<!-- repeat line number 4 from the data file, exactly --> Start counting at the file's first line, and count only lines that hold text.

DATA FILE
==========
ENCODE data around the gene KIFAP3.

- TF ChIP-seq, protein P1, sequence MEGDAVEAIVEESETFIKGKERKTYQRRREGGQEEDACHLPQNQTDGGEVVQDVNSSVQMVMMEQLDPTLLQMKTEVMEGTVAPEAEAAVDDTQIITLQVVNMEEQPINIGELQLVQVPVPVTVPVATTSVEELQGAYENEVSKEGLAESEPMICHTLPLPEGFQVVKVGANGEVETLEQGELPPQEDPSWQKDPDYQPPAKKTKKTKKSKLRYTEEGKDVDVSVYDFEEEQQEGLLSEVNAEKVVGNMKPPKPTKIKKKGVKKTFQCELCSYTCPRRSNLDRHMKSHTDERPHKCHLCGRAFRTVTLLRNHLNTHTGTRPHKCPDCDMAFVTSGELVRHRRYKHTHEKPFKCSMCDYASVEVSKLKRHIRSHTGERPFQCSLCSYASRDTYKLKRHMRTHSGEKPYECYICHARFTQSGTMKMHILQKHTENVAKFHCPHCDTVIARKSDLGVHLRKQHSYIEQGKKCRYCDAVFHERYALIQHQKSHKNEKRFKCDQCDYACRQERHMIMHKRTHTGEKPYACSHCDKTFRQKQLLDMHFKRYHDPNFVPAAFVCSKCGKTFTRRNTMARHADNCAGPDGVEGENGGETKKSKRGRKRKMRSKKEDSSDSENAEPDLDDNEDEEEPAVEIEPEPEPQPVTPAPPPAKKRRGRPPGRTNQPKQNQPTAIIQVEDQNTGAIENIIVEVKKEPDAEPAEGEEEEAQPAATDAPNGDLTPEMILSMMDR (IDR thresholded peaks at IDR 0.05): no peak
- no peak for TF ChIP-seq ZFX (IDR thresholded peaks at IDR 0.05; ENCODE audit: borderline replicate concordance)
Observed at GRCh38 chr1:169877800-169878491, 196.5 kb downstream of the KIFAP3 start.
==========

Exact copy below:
Observed at GRCh38 chr1:169877800-169878491, 196.5 kb downstream of the KIFAP3 start.